On top of this, the major telecom companies have huge legacy obligations (pension and health care).

I could go on, but here's an excerpt from a news story today about layoffs at Verizon from Dow Jones (I've highlighted the key parts):

JANUARY 26, 2010, 1:05 P.M. ET

Verizon Swings To 4Q Loss On Layoff Charges

  By Roger Cheng

NEW YORK (Dow Jones)--Verizon Communications Inc. (VZ) swung to a fourth-quarter loss as a result of heavy charges, and announced another round of layoffs as executives cast a downbeat note on the economic recovery.

While the New York telecommunications giant's wireless arm remained resilient in the face of lower consumer spending, its legacy wireline segment wasn't so fortunate. Verizon said there haven't been any indications of a pickup in spending on the business side, while the number of new FiOS customers disappointed Wall Street.

"The economy won't help us as much as we thought," said Chairman and Chief Executive Ivan Seidenberg, adding that he doesn't see a significant improvement until the end of the year. As a result, the company plans to shed another 13,000 jobs in 2010, roughly the same amount cut in each of the past two years. The latest represents 11.1% of its total work force of 117,000.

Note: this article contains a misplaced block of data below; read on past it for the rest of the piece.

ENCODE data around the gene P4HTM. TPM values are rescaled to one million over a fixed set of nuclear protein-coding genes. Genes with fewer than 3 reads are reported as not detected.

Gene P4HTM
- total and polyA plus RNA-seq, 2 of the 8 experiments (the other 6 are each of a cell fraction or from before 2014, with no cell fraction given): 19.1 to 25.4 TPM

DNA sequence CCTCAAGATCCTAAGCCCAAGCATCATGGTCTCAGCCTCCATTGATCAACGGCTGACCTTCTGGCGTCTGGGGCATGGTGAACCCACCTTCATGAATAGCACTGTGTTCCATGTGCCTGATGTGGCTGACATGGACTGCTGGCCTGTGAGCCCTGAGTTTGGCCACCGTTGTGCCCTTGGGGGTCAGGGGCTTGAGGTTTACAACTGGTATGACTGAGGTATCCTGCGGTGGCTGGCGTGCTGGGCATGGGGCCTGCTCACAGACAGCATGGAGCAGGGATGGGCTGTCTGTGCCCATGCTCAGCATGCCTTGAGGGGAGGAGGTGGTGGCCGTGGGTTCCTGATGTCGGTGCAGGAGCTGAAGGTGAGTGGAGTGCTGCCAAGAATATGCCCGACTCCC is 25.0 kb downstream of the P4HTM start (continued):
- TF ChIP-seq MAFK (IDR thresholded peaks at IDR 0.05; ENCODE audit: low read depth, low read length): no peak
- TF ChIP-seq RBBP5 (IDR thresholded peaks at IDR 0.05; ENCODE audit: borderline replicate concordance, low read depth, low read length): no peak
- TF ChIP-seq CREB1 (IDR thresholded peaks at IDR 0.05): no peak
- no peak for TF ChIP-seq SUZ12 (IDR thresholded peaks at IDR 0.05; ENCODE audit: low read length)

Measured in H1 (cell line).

Verizon shares fell 2% to $30.06.

The company reported a loss of $653 million, or 23 cents a share, compared with a year-earlier profit of $1.23 billion, or 43 cents. Excluding one-time items, among them the costs from cutting some 8,000 jobs, earnings fell to 54 cents a share.

Revenue jumped 9.9% to $27.09 billion. Both profits and revenue disappointed analysts, who were already bracing for weaker results.

Verizon Wireless' decision to move into the prepaid arena through a reseller deal, as well as the recent price cut on its unlimited voice plan - which prompted AT&T to follow suit -underscored the pricing pressure the industry faces for voice service.

Verizon Wireless - which is jointly owned by Verizon and Vodafone Group PLC (VOD) - saw revenue rise 22.5% to $15.73 billion as a result of a higher reliance on smartphones with data services.

Wireline revenue, however, continued to drag on Verizon, falling 3.9% to $11.5 billion.